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Gluing Patch Panels
#110780 Fri Apr 26 2002 04:46 PM
Joined: Jun 2000
Posts: 457
J
Shop Shark
First, just a comment to MARTINSR, THANKS for your "Basic" series, great info. grin

I've never welded and I don't have a welder. I'm intrigued by the little bit I have heard about using automotive body adhesives for attaching patch panels. Does anyone have links to more info on the subject or comments on the subject?


Jeff Nelson

"Beer is proof that God loves us and wants us to be happy." - Benjamin Franklin
"Always do right. This will gratify some people and astonish the rest." - Mark Twain
Re: Gluing Patch Panels
#110781 Fri Apr 26 2002 05:08 PM
Joined: Feb 2000
Posts: 57
R
Wrench Fetcher


Kelly
1951 Chevy 3100
1967 RS/SS Camaro
Re: Gluing Patch Panels
#110782 Mon Apr 29 2002 02:59 AM
Joined: Oct 2001
Posts: 431
B
Shop Shark
I have been considering using JB Weld to join patch panels on my truck. Has anyone ever done this? If so, how well did it work?


Ralph Davis
1970 Chevy C10 Webshots
My Stovebolt Gallery page

Old trucks never die, they just find a new home.
Re: Gluing Patch Panels
#110783 Fri May 03 2002 04:12 AM
Joined: Oct 2001
Posts: 45
C
Member
Hey guys. I would HIGHLY recommend Lord Fusor for gluing body panels. Its arguably the best stuff on the market. Not cheap at $35 a tube, but WELL worth it. Welding panels on is on its way out. With the new adhesives on the market, they're just as good if not better then welding. Head down to your local body shop supplier and ask 'em. They'll tell ya!

Chad


1955 Chevrolet 210 2 door Sedan
a 30,000 mile UNMOLESTED original, now my daily driver! Original 6 cylinder with a rebuilt '66-'69 Saginaw 3-speed Overdrive. Synchro low! Otherwise, everything original down to the spare tire. Interior is like new. Needs paint, but absolutely zero rust.
Re: Gluing Patch Panels
#110784 Fri May 03 2002 05:04 AM
A
Anonymous
Unregistered
I remember seeing an article dedicated to weldless body patches in " classic auto restorer " magazine.It covered all of the state of the are adhesives for body panel repair & replacement. I cant remember the issue #. Maybe someone out there can research the archives of this magazine.

Re: Gluing Patch Panels
#110785 Fri May 03 2002 03:29 PM
Joined: Dec 2001
Posts: 1,814
T
Member
I never heard of this. So, do you just glue the new panel right over the old one or is some of the old one removed like with welding?

I would think you are creating pockets for moisture to sit in between the two metals. Since the bottom metal is already rusted through it will quickly "infect" the new metal. I would think it won't last as long as a proper welded in panel. A welded panel is basically goes in place of the original metal with no nooks or crannies for rust to develop. Condensation etc won't have a place to live on a welded panel.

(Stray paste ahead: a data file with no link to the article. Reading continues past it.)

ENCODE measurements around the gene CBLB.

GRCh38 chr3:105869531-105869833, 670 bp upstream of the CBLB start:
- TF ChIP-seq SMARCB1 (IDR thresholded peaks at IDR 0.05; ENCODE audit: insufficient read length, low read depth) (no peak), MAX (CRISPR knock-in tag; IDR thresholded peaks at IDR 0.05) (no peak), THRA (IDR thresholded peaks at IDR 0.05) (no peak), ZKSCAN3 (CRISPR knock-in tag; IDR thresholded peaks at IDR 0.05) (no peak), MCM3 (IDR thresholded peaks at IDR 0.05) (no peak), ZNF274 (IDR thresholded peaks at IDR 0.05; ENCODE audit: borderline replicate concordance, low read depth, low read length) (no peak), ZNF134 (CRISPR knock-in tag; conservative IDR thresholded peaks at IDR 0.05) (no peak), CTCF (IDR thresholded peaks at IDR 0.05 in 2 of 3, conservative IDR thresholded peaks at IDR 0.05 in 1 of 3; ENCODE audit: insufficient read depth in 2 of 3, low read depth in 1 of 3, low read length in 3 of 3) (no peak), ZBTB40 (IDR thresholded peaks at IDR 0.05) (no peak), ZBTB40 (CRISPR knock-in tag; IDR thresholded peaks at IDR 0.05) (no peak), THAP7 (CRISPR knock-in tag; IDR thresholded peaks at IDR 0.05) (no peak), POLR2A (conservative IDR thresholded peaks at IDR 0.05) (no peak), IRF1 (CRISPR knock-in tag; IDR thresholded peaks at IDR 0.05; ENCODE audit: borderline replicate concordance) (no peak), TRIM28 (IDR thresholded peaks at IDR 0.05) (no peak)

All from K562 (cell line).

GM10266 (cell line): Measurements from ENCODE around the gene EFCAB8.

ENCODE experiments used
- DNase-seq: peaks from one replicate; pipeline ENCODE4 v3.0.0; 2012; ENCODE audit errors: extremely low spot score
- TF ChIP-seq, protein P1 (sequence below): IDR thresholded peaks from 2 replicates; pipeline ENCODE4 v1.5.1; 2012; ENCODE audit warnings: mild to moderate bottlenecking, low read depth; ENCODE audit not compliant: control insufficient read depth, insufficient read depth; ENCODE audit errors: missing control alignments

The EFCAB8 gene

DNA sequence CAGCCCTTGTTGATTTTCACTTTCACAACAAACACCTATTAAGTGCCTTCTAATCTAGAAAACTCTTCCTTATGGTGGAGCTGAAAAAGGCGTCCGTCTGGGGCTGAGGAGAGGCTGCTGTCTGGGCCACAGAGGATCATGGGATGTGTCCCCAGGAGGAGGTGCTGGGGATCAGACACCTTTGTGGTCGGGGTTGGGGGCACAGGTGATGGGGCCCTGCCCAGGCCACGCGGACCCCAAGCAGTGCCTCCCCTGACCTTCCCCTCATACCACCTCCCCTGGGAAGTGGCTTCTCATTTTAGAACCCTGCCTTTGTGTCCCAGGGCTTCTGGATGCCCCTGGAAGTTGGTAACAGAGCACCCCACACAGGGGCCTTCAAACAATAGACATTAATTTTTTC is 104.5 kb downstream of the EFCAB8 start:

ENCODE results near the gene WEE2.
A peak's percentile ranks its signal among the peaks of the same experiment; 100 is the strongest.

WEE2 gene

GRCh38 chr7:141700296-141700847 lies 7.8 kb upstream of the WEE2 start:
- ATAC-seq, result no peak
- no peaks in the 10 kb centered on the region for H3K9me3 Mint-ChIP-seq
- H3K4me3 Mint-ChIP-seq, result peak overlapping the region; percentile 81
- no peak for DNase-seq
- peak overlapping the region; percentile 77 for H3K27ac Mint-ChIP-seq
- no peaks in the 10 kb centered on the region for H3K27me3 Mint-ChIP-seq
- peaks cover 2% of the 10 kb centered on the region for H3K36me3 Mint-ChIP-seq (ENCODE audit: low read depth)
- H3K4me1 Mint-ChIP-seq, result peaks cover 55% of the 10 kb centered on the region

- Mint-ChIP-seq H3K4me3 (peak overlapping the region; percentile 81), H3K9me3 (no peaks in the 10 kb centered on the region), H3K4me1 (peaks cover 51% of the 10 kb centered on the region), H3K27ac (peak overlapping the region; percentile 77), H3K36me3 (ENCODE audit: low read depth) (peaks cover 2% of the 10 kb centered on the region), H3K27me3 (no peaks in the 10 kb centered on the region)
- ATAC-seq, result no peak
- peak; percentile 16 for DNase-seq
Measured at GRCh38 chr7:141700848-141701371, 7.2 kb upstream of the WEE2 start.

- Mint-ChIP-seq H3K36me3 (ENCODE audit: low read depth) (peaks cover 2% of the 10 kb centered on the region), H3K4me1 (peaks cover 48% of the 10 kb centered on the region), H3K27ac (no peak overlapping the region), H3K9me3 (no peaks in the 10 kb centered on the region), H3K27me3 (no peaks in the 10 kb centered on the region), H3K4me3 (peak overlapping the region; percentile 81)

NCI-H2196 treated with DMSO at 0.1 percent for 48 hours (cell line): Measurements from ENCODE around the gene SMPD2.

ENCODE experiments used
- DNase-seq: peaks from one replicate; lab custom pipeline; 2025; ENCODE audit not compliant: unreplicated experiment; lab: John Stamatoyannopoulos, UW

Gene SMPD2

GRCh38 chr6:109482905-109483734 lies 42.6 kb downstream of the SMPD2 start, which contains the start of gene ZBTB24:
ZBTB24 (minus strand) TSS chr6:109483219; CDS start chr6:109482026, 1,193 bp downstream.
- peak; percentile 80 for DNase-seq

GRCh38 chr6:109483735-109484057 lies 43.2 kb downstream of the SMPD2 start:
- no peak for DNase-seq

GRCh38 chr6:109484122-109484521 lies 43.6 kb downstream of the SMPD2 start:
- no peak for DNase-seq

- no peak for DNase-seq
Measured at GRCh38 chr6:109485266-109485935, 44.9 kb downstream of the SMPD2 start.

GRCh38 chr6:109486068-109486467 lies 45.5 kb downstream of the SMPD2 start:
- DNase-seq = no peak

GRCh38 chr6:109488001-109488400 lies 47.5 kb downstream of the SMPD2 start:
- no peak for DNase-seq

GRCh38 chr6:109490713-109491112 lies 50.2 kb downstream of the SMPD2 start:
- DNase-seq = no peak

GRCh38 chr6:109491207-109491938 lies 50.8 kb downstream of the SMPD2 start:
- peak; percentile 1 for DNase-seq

54 3100 with 235
62 flatbed dump C60 with 261
Re: Gluing Patch Panels
#110786 Fri May 03 2002 04:11 PM
Joined: Jun 2000
Posts: 457
J
Shop Shark
Tony,
No, you don't glue over the old. You treat it much as you do when you weld patch panels. Generally, you would cut out the old area. You then flange around the removed area and glue the new patch panel into the flanged area. I believe the manufacturers recommend that you use some flush type rivets to pull things together.


Jeff Nelson

"Beer is proof that God loves us and wants us to be happy." - Benjamin Franklin
"Always do right. This will gratify some people and astonish the rest." - Mark Twain
Re: Gluing Patch Panels
#110787 Fri May 03 2002 04:39 PM
Joined: Apr 2002
Posts: 11
F
Member
Certainly Tony M's concerns are valid. But I know there are shops doing this.

My fleetside bed looked like someone had used the one side for cannonball practice. I decided this would be a good place to try this method. I bought the rear bedside panel (goes from end cap to center of wheel well, and from bottom to seam approx 8" from top of bed rail. Also bought the front that goes from center of wheel well all the way up to the back of the cab.

At the back of the cab I left about a 3" strip of the bedside up to the seam the same down the the length of the bed along that seam to the tailight end cap. I separated the the spot welds holding the end cap to the bed side since the panel I received included that flange. Basically, I cut the whole bedside out including the wheel well, leaving a 3" frame.

Using the duramix system, after trimming and prefitting the panels, I glued the the panels at the top, the whole length of the bed, butt welded the seam above the wheel well and spot welded the tailight end cap to the rear flange of the rear panel.

When I look along the backsides of the panel, the duramix had oozed out along the seam the length of the bed, so I don't expect moisture to reak havoc-I painted the back of the panels with por-15 for extra peace of mind. wink

Will I do it again? I think so. I had very nice Schott panels to work with that were very straight. If I had had to weld that seam the length of the bed, they would have no longer been straight, I can tell you that!

I can't tell you how it will hold up because the truck isn't finished and hasn't seen any "road flex"...


63 K10 Fleet 454
Re: Gluing Patch Panels
#110788 Wed May 08 2002 11:08 PM
Joined: Feb 2001
Posts: 40
B
Member
I've used both the Fusor brand and 3-M and they both seem to work fine . The 3-M stuff will set up a bit quicker with a little heat so when I glued on the bed pockets too the new sides, I clamped it all and then spot welded the edges (just incase) . I used Fusor on some patch's on the cab and for the 14 gauge firewall cap. This smoothed off the firewall with very little filler and no distortion from heat . BTW , this stuff is moisture resistant so rust shouldnt start at the seam , try it !


Moderated by  HandyAndy, klhansen 

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